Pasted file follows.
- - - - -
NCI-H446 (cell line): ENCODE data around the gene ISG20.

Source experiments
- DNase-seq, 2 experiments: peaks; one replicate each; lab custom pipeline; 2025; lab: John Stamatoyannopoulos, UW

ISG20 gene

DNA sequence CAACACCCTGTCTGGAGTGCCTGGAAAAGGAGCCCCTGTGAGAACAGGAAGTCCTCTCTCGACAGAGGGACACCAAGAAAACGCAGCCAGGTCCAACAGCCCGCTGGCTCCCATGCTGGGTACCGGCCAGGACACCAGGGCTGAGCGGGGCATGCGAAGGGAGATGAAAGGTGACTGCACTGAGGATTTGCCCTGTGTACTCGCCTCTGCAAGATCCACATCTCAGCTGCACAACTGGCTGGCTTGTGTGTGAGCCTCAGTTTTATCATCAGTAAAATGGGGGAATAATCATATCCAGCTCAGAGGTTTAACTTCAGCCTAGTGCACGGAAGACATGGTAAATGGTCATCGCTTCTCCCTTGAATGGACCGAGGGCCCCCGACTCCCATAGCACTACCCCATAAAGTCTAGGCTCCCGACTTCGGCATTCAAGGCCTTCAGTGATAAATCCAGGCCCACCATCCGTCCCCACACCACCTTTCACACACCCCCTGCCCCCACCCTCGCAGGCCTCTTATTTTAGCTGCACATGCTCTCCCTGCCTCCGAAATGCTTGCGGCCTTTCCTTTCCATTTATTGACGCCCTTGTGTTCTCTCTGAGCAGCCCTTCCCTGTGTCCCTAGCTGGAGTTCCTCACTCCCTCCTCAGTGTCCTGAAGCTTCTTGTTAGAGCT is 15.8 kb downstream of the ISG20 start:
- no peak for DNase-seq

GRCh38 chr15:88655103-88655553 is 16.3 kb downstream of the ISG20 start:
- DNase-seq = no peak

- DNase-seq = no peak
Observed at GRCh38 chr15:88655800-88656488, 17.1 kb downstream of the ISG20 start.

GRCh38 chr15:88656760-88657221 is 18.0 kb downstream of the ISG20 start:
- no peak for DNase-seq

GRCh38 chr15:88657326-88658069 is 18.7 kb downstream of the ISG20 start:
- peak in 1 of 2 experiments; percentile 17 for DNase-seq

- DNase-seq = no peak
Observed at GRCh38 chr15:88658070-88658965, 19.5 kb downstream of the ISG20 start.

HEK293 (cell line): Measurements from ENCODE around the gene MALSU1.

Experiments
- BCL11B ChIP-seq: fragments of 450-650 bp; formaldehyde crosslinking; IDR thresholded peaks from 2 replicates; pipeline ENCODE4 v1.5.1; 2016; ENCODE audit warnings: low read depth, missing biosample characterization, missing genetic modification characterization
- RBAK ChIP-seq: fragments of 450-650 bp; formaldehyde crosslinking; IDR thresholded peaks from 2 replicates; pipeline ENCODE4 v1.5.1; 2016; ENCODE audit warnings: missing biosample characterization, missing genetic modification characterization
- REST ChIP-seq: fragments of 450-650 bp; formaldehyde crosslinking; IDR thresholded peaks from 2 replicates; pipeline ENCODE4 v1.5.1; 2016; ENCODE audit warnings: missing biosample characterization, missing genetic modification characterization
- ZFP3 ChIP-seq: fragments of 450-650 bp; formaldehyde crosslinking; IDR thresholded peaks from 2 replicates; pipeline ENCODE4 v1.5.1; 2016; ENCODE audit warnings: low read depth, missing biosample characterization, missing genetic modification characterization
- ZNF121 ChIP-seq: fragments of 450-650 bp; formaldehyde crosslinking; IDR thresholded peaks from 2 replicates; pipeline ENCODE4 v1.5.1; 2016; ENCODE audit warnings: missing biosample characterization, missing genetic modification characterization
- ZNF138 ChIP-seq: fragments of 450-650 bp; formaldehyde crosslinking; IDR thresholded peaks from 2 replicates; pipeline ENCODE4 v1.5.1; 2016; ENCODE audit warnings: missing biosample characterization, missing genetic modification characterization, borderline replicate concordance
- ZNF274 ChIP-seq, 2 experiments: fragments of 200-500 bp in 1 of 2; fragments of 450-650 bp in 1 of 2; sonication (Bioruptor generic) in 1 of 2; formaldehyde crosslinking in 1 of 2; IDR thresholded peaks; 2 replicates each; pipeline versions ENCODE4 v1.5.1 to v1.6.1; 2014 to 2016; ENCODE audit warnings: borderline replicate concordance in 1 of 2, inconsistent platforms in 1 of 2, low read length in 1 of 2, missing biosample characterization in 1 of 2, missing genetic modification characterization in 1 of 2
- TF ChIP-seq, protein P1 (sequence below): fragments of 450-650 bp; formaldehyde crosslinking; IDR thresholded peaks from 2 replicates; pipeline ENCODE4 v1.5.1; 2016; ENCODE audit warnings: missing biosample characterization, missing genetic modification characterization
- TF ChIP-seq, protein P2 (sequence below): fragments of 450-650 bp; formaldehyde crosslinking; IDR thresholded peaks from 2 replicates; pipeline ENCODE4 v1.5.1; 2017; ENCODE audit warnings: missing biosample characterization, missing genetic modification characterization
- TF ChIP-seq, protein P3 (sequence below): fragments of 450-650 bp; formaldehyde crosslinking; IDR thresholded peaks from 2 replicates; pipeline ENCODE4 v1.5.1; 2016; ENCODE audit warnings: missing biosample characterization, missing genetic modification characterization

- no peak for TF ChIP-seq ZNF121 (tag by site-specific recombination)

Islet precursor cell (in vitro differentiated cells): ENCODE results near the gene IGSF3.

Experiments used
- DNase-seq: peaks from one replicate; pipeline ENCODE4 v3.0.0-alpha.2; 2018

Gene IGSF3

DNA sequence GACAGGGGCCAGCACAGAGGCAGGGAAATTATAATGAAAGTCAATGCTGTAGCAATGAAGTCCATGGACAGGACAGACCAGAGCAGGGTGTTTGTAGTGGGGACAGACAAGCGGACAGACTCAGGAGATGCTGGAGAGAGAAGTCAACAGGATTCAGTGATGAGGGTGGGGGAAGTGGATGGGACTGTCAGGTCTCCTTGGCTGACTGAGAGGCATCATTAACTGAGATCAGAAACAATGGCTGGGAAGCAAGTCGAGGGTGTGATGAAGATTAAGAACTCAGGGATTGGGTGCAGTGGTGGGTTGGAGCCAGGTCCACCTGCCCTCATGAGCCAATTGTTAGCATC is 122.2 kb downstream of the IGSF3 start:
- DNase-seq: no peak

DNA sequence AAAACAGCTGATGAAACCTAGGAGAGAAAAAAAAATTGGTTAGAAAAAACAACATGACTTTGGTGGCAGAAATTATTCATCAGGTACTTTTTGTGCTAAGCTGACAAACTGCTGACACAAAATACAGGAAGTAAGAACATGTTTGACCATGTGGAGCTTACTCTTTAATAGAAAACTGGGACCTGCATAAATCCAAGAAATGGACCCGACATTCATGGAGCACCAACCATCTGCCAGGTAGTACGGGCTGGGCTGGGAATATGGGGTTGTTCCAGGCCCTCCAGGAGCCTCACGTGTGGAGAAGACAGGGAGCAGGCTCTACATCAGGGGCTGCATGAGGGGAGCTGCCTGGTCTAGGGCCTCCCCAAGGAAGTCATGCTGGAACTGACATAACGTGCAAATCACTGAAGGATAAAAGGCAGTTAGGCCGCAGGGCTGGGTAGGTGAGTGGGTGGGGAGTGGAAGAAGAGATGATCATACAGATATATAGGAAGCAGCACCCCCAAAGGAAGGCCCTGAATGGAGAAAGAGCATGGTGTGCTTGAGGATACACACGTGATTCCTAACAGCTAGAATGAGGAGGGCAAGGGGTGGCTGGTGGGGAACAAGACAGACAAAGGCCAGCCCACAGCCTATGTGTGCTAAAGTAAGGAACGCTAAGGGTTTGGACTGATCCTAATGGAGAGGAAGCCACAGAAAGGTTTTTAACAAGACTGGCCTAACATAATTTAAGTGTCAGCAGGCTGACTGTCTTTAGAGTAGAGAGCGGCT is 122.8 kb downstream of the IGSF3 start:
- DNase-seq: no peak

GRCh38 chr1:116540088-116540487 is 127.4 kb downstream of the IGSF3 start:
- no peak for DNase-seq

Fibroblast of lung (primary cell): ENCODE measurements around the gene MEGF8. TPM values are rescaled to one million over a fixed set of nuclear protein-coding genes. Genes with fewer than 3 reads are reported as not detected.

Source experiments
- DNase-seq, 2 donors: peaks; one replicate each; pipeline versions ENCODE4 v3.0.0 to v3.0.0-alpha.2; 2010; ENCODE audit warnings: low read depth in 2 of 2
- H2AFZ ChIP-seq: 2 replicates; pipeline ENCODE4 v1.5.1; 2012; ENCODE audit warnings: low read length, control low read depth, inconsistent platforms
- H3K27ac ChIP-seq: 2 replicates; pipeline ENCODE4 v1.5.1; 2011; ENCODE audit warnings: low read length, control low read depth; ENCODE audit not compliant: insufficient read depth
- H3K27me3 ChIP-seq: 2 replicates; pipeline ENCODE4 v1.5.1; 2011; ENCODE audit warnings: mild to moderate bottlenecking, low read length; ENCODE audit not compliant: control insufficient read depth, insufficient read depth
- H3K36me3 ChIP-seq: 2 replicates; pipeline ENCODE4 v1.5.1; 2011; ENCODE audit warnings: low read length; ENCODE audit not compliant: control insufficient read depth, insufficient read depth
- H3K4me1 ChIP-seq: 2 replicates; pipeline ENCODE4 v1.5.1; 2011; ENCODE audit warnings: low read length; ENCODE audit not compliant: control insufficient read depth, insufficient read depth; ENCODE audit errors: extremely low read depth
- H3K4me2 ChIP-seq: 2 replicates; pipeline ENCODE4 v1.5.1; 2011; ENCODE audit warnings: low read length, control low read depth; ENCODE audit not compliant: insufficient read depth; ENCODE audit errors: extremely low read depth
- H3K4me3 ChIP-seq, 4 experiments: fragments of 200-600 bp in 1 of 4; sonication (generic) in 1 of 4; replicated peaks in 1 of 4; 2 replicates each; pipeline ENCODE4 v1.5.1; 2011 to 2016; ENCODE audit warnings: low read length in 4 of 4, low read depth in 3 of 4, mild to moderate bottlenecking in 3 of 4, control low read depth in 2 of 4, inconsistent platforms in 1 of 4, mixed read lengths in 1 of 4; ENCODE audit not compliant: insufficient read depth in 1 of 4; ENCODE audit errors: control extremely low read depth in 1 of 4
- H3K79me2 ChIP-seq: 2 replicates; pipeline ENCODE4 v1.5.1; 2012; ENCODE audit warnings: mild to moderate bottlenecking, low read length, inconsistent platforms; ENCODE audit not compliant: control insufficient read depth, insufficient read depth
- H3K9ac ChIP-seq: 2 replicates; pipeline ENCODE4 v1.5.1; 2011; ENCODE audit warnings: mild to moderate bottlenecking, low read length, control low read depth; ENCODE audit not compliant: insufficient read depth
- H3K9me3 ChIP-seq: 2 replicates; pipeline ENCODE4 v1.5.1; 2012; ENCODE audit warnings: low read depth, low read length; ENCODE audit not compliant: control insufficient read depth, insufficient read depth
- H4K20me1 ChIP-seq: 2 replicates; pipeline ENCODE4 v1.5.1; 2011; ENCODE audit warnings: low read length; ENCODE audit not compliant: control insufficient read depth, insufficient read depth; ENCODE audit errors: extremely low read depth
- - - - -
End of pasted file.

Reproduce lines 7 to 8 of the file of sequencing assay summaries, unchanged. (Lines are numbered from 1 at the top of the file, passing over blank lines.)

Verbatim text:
GRCh38 chr15:88655103-88655553 is 16.3 kb downstream of the ISG20 start:
- DNase-seq = no peak